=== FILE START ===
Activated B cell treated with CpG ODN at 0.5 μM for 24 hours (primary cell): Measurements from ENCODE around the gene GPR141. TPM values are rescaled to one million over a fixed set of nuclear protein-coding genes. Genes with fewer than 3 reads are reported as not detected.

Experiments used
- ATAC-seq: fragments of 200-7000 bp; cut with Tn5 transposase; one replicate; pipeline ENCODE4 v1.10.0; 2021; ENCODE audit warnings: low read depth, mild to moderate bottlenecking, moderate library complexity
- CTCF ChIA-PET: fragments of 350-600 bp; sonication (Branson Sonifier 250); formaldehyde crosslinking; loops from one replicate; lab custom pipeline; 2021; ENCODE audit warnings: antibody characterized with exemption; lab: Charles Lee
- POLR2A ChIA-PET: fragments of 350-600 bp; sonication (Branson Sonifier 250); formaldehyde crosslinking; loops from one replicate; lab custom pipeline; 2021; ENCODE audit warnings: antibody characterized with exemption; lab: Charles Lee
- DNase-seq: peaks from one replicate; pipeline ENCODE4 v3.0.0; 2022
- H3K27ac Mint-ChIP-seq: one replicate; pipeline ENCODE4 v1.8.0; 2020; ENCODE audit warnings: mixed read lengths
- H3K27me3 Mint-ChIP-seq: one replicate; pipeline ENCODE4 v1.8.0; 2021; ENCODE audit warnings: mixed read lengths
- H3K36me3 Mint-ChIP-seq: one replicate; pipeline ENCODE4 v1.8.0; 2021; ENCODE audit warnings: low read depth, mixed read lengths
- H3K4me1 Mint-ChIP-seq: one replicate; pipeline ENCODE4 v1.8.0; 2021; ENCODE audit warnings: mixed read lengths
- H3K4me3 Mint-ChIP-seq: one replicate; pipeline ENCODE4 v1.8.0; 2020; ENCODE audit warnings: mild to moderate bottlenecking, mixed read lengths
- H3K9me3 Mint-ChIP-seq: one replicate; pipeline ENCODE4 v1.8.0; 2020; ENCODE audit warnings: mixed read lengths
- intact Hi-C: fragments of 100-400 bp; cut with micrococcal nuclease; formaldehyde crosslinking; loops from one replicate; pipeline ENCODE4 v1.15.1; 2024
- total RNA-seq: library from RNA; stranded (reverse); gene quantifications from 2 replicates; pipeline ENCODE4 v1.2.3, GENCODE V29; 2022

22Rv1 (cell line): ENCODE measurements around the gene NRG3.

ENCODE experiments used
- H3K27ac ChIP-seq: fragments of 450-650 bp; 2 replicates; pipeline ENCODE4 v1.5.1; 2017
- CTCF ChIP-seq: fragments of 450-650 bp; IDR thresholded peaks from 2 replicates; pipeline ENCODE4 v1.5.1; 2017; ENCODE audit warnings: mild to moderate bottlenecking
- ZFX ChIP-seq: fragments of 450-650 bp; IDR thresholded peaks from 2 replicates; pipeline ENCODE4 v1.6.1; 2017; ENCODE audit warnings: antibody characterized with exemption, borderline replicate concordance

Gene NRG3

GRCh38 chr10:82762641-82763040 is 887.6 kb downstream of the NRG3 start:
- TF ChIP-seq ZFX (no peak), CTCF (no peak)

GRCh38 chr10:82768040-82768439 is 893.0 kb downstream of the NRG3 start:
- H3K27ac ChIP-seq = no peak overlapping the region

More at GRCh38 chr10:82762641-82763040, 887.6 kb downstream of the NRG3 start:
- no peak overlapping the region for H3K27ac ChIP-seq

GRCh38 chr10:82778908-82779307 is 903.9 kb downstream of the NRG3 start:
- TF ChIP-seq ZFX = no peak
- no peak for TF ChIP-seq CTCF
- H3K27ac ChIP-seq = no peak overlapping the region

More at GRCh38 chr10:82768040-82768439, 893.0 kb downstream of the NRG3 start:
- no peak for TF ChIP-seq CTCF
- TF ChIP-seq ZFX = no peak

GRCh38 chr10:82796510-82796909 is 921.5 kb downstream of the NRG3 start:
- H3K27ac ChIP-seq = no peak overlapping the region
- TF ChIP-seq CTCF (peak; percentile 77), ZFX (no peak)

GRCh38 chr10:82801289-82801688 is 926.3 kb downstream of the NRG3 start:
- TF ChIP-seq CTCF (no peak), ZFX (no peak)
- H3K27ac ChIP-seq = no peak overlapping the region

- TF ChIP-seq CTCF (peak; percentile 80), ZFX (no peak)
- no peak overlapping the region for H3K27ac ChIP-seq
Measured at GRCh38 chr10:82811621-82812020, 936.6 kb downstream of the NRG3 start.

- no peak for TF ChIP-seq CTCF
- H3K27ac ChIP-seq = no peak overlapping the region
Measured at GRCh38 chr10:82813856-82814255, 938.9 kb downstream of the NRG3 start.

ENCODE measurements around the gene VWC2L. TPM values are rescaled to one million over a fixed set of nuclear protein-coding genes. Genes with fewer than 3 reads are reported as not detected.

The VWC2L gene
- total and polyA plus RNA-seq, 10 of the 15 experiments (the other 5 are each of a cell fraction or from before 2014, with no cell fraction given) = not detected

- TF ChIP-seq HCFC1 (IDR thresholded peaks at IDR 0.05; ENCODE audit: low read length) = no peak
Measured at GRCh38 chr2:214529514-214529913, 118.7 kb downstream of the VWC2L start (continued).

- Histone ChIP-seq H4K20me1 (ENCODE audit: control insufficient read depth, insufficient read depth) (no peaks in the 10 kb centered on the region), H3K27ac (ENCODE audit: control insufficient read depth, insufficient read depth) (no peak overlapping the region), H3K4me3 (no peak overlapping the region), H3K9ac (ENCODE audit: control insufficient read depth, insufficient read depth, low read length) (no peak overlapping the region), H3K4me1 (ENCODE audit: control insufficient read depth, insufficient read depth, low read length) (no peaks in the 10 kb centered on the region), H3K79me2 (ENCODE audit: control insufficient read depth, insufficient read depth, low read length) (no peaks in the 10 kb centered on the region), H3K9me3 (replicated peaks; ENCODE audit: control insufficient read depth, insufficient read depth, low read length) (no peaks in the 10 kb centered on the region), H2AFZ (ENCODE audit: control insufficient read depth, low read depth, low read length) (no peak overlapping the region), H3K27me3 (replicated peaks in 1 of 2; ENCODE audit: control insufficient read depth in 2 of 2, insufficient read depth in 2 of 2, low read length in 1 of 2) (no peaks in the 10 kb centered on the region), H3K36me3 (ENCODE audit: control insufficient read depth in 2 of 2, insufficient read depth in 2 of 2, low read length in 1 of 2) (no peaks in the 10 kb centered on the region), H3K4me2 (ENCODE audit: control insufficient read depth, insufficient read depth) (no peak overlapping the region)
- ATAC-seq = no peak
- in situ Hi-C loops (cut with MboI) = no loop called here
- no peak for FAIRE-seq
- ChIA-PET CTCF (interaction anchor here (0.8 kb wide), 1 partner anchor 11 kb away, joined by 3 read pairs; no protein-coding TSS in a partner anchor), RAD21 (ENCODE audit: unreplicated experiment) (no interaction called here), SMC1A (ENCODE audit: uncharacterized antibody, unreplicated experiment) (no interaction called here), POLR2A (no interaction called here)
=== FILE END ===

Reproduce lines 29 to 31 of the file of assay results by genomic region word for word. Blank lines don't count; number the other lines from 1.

- no peak for TF ChIP-seq CTCF
- H3K27ac ChIP-seq = no peak overlapping the region

More at GRCh38 chr10:82768040-82768439, 893.0 kb downstream of the NRG3 start: